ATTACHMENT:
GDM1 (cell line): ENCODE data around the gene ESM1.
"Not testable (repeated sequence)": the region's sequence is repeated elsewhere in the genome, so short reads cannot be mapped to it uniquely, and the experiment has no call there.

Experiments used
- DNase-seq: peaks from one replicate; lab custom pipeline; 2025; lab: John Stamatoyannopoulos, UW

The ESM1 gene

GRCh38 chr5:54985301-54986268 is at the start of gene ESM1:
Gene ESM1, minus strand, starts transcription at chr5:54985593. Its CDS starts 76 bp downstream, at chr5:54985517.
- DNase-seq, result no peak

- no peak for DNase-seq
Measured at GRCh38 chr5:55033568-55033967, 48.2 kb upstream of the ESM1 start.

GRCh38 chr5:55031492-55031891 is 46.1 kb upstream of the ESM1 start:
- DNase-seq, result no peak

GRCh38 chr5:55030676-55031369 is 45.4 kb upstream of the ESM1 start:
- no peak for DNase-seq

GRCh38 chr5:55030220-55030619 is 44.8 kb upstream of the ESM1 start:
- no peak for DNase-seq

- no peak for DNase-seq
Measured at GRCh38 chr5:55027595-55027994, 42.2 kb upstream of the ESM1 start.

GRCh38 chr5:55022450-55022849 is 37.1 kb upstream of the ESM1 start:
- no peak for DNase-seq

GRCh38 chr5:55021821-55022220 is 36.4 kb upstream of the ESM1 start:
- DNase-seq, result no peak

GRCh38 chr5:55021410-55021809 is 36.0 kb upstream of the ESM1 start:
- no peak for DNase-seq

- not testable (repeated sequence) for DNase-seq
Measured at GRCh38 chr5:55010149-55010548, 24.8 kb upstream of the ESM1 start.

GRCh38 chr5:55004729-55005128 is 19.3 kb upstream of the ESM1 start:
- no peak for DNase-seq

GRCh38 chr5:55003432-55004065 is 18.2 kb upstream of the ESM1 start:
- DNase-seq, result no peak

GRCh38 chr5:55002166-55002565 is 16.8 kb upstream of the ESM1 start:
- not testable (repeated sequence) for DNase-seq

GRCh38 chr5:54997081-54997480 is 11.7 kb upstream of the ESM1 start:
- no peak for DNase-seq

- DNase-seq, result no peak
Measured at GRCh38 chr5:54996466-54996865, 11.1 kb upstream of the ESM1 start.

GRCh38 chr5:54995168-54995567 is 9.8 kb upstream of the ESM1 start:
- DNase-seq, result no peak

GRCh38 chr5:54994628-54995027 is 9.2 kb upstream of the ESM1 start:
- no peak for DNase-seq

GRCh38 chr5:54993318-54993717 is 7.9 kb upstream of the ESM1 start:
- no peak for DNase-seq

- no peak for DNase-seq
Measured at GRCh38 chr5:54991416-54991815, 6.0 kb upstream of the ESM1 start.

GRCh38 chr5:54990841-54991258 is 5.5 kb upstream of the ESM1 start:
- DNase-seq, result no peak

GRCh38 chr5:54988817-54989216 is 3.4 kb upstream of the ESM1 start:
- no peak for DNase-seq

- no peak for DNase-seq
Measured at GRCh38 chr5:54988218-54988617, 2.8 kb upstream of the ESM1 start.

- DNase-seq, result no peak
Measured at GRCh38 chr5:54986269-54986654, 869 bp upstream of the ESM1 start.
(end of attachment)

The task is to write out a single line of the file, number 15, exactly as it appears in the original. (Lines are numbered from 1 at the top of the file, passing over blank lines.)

GRCh38 chr5:55030220-55030619 is 44.8 kb upstream of the ESM1 start: